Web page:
1. First contact. Mention how you know each other, especially if you don’t have frequent contact, and provide some context (Hi, I’m Sophia. We sat beside each other a few years ago at the OLA Saturday lunch. Remember that joke Jian Ghomeshi told that made us laugh so hard that coffee came out my nose?).  You want them to know exactly who you are so they can wax poetic about your charms and talents.

2. Find out what process works best for your reference. For example, I give blanket permission to referees to use me as a reference, but I ask them to let me know if they have had an interview, in case I get a call and have to perform my official reference duties. Then, I want the relevant information (#3, #4, and #5) so that I’m ready to go when contacted.

3. The job. Provide the full text of any relevant job description.  Too many times, an online link to a job doesn’t work because the deadline has passed and the posting has been taken down.  That forces the reference to ask you for information in order to understand the nature of the job so they can say nice, relevant things about you . . .don’t  force your reference into using their improv skills.

4. You. Highlight some of the key aspects of YOU that YOU want your reference to emphasize.  I may think that you have excellent skills or abilities for “XYZ”, but the position really needs expertise in the area of “ABC.” Ask yourself, “How can I help my reference provide the best information for this job?  What skills do I want my reference to highlight?  What aspects of my personality should my reference emphasize?”  Share that knowledge and insight so it’s clear how what you’ve done professionally and who you personally are align with the position qualifications.

5. Cover letter and CV. Please, please send your reference the cover letter and CV/resume you used to apply for the job. This one should b e self evident.

6. Update your references on the application process. Did you get an interview? Are they going to call references? Did you get the job? Did you not get the job? Don’t keep your references in suspense! Perhaps they can even give you an emotional boost when you need it.  References form an important part of your network, and they can also serve as mentors. Which leads to . . .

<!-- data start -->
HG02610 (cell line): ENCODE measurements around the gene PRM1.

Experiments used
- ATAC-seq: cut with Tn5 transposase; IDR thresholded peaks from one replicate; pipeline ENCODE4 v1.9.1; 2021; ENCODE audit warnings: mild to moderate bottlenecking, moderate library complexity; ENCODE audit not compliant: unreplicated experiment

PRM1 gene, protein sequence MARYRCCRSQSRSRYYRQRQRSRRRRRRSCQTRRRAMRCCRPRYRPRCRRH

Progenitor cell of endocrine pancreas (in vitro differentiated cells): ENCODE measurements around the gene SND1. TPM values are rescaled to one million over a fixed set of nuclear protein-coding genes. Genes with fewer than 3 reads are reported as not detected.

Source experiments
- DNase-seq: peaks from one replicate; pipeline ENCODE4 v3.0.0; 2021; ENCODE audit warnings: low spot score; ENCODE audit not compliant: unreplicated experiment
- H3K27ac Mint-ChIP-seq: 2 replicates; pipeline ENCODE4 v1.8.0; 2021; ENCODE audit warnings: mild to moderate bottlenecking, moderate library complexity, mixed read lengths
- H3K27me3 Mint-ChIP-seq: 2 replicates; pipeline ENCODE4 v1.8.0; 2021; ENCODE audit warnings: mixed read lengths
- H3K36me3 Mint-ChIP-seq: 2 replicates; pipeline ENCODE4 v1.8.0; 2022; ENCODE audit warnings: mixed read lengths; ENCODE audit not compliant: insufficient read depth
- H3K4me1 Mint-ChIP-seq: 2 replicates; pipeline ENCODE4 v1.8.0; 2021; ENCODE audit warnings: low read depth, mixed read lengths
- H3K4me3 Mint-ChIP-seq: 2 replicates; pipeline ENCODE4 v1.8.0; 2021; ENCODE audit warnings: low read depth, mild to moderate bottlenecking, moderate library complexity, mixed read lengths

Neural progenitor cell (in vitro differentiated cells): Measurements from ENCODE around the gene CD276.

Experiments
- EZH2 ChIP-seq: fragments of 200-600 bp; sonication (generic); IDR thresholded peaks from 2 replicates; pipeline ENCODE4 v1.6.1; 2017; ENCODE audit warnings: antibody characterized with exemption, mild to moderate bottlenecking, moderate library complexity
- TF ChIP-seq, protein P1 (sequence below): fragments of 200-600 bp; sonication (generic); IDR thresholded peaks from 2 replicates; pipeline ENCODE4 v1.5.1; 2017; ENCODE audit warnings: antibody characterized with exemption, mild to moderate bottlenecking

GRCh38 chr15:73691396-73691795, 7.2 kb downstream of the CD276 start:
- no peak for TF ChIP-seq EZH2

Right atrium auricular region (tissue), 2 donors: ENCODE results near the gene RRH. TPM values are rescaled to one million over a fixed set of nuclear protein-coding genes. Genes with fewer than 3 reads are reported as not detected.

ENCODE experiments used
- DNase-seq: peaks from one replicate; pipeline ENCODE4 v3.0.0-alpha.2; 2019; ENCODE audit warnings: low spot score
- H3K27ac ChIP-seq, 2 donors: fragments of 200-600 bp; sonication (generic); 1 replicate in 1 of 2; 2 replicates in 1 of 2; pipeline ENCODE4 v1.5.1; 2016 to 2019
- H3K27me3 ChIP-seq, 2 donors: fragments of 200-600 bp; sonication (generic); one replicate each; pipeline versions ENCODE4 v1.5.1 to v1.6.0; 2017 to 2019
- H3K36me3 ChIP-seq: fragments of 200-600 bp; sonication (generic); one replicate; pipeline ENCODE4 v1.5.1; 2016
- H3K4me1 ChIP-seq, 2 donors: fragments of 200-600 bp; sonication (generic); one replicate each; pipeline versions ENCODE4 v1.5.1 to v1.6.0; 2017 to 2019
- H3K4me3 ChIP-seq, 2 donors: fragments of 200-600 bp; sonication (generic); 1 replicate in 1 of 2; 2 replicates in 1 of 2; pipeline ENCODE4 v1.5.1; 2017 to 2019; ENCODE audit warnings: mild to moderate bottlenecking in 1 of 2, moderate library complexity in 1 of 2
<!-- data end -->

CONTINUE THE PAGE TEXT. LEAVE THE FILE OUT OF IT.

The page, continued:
7. Thank your reference. This should definitely include an email, but how about at the next conference you take your reference out for a coffee?  Hint: I’ll be at the OLA Super Conference, and I like my coffee with two creams 😉

8. Nurture the relationship. Don’t just reach out to your contacts when you want a reference—that just makes people feel used. Rather, connect with them on LinkedIn, send them a few emails a year to let them know how your job hunt is going or how you’re liking the job you got, or any other cool things you’ve got going on in your life. They obviously like you if they’re willing to vouch for you, so maintain the connection because you never know when you’ll need them again.

9. Develop your network. Our profession is small enough for you to get to the point that people in your network reach out directly when they hear about jobs that they think would really suit you.  To get to that level, your professional connections should have some knowledge of where you are, what you’re doing, what your goals are, etc.  Someone from your network can easily become a reference, so go forth and be social!

10. Pay it forward. Soon you might be in a position to be asked for a reference. Be clear with referees about how you’d like the process to work. Harken back to when you were doing the asking.  Use your powers for good and  help prepare referees for the road ahead. You’ll get more out of it than free coffee.


Sophia Apostol, Director of Sales, YBP Library Services and President-Elect 2014, OCULA. Sophia can be reached at sophia[at]